“Does it make sense to block the whole domain ‘facebook.com’ for the fact that one of the subpages offers supplements” – asks the Ministry of Digitization, criticizing the idea of the Ministry of Health for another registry of forbidden domains. This time the ones offering “boosters”.
The Ministry of Health as part of the plan to fight with boosters (drug substitutes – ed.) wants to be able to block websites that promote and sell these substances. And without the court’s permission. The draft amendment to the Act on Counteracting Drug Addiction included an idea that gives the General Sanitary Inspector the opportunity to keep a special registry of banned websites on which you can buy boosters.
The inspector would not have to obtain the permission of the court or any other institution to enter there the address at which these substances can be bought. And after entering the list of domains, operators will have 48 hours to block it. Only after this time the owner of the blocked site will be able to appeal to the court.
So the solution is almost identical to the one that has been functioning in the case of online gambling and the registry of gambling domains since July of last year. But as it turns out, even more controversial. Even within the government itself. The Act was consulted on the Committee on Digitization and under the evaluation of the Ministry of Digitization, and this ministry does not leave a dry thread on the idea of the Ministry of Health.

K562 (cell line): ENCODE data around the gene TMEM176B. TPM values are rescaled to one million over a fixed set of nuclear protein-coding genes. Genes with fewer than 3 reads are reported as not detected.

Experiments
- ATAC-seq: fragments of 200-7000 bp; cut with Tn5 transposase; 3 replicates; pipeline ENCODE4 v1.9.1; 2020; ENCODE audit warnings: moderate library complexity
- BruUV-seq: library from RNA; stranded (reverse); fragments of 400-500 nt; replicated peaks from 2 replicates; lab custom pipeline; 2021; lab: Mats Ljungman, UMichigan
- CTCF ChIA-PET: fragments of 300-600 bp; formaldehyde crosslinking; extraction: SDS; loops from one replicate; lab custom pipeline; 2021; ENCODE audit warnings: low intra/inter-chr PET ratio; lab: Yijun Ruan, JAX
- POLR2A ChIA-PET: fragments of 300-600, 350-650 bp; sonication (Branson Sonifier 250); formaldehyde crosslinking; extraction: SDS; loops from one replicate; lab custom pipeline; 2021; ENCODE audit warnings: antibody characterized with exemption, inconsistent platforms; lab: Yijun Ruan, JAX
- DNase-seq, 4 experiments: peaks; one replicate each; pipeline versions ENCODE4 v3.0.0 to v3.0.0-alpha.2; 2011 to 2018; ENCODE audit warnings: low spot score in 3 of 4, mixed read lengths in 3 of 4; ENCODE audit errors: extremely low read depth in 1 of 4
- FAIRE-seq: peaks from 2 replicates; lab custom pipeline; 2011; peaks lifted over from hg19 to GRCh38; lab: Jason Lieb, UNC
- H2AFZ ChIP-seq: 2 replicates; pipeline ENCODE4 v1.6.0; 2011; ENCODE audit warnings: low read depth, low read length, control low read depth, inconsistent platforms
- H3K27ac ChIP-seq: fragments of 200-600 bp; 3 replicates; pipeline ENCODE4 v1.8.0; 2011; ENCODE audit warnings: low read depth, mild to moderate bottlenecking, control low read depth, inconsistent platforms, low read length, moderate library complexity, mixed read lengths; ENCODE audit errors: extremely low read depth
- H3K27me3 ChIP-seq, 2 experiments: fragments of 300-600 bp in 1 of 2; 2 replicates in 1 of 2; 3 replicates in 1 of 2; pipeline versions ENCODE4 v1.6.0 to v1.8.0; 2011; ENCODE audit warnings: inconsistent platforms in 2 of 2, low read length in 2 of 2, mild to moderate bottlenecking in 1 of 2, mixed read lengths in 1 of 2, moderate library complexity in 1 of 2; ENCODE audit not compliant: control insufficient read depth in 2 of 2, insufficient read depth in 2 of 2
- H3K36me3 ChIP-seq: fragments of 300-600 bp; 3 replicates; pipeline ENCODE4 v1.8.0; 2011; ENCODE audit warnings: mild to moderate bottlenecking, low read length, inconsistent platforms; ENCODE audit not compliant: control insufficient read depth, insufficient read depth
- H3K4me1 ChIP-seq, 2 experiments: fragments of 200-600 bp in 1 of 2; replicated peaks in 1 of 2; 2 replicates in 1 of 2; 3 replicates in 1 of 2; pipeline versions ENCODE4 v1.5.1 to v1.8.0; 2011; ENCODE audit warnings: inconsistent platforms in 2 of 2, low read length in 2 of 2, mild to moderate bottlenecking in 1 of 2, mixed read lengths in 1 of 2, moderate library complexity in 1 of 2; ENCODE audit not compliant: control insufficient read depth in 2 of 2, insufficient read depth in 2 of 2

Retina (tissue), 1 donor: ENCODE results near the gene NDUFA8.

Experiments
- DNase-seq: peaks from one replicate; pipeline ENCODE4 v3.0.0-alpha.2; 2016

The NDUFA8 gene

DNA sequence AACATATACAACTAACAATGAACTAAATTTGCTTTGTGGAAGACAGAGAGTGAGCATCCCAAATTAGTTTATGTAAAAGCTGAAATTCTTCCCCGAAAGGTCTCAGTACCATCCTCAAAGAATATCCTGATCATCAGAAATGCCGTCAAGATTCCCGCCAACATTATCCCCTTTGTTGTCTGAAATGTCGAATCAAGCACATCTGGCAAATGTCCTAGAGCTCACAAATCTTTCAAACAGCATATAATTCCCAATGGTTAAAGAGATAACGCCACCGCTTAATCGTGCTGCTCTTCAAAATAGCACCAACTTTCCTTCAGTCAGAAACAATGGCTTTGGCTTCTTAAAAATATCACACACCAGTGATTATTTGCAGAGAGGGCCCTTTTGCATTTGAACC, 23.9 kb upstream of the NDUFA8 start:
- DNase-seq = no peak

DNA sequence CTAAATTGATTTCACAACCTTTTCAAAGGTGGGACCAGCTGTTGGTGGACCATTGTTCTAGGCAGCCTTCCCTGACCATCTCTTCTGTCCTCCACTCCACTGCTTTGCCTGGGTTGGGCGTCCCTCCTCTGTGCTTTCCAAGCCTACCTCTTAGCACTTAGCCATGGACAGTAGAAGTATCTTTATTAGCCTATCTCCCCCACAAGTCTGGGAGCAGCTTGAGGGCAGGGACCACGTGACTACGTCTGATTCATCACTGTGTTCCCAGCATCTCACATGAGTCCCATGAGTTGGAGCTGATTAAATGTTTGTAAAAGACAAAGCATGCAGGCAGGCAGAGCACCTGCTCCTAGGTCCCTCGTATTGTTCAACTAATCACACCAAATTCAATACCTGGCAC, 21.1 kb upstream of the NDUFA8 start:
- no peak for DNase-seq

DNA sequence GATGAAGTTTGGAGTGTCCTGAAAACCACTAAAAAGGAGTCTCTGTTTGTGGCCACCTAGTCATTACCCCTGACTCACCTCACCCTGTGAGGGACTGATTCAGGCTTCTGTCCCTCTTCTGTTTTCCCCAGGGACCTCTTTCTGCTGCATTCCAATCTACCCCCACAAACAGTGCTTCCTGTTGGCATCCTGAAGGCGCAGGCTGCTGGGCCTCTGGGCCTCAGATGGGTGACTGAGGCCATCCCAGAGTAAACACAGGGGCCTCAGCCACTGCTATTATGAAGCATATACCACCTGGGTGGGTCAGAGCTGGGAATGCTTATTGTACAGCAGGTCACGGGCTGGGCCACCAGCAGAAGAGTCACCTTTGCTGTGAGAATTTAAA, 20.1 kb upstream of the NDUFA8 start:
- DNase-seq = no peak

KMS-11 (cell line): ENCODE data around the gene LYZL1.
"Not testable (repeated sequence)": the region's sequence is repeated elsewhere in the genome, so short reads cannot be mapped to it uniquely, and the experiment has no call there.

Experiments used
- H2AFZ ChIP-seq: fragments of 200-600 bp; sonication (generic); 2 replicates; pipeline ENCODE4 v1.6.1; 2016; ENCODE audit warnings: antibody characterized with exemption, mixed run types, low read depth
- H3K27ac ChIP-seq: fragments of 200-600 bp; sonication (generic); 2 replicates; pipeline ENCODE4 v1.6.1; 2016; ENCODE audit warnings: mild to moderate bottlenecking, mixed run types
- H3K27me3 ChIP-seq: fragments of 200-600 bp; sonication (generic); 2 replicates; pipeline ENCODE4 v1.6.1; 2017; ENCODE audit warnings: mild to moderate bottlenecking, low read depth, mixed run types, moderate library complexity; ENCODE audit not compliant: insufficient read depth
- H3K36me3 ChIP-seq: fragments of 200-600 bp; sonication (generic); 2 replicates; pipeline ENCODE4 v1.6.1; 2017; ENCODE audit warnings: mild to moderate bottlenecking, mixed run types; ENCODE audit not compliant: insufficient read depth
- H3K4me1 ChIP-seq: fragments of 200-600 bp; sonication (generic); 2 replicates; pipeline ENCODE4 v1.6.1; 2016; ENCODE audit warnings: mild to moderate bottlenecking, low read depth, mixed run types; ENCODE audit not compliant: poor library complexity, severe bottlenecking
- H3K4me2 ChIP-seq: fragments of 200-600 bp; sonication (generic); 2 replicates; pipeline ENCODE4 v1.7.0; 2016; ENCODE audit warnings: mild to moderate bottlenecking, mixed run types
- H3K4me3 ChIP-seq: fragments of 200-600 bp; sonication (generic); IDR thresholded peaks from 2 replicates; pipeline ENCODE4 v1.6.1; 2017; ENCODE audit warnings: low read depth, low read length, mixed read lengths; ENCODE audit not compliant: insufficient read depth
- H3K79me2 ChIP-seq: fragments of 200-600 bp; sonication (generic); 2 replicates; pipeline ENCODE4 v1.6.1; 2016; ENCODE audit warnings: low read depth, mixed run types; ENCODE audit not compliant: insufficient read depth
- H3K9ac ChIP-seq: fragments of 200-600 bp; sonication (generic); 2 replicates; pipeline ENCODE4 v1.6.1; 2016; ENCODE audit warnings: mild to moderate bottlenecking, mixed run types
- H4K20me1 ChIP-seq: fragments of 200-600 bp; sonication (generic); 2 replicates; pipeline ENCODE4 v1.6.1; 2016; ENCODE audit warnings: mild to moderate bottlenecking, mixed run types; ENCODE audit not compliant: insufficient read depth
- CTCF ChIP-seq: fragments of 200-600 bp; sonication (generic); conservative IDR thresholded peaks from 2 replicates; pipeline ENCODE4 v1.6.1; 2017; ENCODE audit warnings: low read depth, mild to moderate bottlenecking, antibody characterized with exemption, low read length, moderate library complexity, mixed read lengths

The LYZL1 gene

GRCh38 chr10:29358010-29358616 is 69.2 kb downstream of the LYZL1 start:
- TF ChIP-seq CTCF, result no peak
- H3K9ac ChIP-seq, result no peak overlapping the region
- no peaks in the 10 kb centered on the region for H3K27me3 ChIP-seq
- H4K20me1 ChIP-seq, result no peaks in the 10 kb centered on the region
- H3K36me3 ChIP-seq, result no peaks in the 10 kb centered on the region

False vision of effectiveness
“Blocking websites at the domain level will not be an effective solution. Circumventing a blocked site can be done cost-free and by people with minimal technical knowledge, using publicly available tools, “the digital ministry officials write and add that this idea, instead of blocking access to boosters, can be quite helpful.
When methods are available for tunneling phrases to websites, the [registry – footnote] may play the role of a “notice board” for sites outside of the Polish IP address area. This will only be an additional incentive to use Tor and virtual private networks, which will make it more difficult for the police to continue tracking and locating sellers offering illegal substances – warns Ministry of Digitization.
And they are right, because such blocking is a tool that gives only illusion of effectiveness. The draft law provides that the blocking of websites will take place at the level of DNS addresses. This solution requires checking every query that the operator provides – that is, it is effective only if the telecoms have full control over the end users’ network connections. And this often does not take place – says Wojciech Klicki, a lawyer of the Panoptykon Foundation.
And he adds that the methods indicated by Ministry of Digitization, that is the use of the Tor network or VPN connections, are especially popular for those who are looking for potentially illegal materials.